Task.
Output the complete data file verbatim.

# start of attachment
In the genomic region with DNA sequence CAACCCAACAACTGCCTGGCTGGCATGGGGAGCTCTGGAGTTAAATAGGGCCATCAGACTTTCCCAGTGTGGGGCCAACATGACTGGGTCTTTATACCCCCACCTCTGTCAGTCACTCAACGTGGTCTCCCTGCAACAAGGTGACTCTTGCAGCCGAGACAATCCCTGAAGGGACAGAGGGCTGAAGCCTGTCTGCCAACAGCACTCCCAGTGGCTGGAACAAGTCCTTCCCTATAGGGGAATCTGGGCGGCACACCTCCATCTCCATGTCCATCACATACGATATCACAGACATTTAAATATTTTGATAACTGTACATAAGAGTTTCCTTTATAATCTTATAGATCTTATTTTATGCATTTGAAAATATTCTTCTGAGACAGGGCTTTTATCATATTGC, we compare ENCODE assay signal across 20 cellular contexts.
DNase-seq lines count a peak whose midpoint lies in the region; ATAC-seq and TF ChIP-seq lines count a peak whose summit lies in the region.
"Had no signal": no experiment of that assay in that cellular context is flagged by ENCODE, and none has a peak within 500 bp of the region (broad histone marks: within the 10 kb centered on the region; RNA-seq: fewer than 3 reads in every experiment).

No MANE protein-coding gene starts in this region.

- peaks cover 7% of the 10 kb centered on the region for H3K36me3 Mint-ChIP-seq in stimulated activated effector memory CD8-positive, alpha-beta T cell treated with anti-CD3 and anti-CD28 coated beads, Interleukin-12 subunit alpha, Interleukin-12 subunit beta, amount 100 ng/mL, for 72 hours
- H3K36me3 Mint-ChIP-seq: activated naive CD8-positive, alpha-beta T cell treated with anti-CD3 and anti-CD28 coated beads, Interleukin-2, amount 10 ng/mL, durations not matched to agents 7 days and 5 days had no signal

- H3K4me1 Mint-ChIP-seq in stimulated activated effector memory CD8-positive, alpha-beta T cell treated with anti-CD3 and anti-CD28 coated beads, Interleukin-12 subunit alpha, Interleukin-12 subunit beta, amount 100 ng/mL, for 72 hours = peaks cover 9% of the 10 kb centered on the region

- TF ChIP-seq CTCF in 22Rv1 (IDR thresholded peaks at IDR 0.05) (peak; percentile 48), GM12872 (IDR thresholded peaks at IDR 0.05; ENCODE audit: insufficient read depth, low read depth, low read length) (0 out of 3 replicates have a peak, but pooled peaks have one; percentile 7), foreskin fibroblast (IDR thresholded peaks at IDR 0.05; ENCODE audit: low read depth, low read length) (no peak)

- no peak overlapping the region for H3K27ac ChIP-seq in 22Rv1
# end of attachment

In the genomic region with DNA sequence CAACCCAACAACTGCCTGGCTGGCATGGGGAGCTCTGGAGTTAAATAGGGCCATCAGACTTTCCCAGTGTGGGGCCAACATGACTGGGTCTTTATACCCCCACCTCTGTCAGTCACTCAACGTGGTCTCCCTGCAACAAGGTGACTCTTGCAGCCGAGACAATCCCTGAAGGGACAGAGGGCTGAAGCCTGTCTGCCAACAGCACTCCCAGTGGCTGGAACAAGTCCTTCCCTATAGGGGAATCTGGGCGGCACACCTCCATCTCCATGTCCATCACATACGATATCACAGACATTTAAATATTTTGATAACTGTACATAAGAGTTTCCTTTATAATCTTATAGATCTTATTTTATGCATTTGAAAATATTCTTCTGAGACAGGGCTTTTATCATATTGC, we compare ENCODE assay signal across 20 cellular contexts.
DNase-seq lines count a peak whose midpoint lies in the region; ATAC-seq and TF ChIP-seq lines count a peak whose summit lies in the region.
"Had no signal": no experiment of that assay in that cellular context is flagged by ENCODE, and none has a peak within 500 bp of the region (broad histone marks: within the 10 kb centered on the region; RNA-seq: fewer than 3 reads in every experiment).

No MANE protein-coding gene starts in this region.

- peaks cover 7% of the 10 kb centered on the region for H3K36me3 Mint-ChIP-seq in stimulated activated effector memory CD8-positive, alpha-beta T cell treated with anti-CD3 and anti-CD28 coated beads, Interleukin-12 subunit alpha, Interleukin-12 subunit beta, amount 100 ng/mL, for 72 hours
- H3K36me3 Mint-ChIP-seq: activated naive CD8-positive, alpha-beta T cell treated with anti-CD3 and anti-CD28 coated beads, Interleukin-2, amount 10 ng/mL, durations not matched to agents 7 days and 5 days had no signal

- H3K4me1 Mint-ChIP-seq in stimulated activated effector memory CD8-positive, alpha-beta T cell treated with anti-CD3 and anti-CD28 coated beads, Interleukin-12 subunit alpha, Interleukin-12 subunit beta, amount 100 ng/mL, for 72 hours = peaks cover 9% of the 10 kb centered on the region

- TF ChIP-seq CTCF in 22Rv1 (IDR thresholded peaks at IDR 0.05) (peak; percentile 48), GM12872 (IDR thresholded peaks at IDR 0.05; ENCODE audit: insufficient read depth, low read depth, low read length) (0 out of 3 replicates have a peak, but pooled peaks have one; percentile 7), foreskin fibroblast (IDR thresholded peaks at IDR 0.05; ENCODE audit: low read depth, low read length) (no peak)

- no peak overlapping the region for H3K27ac ChIP-seq in 22Rv1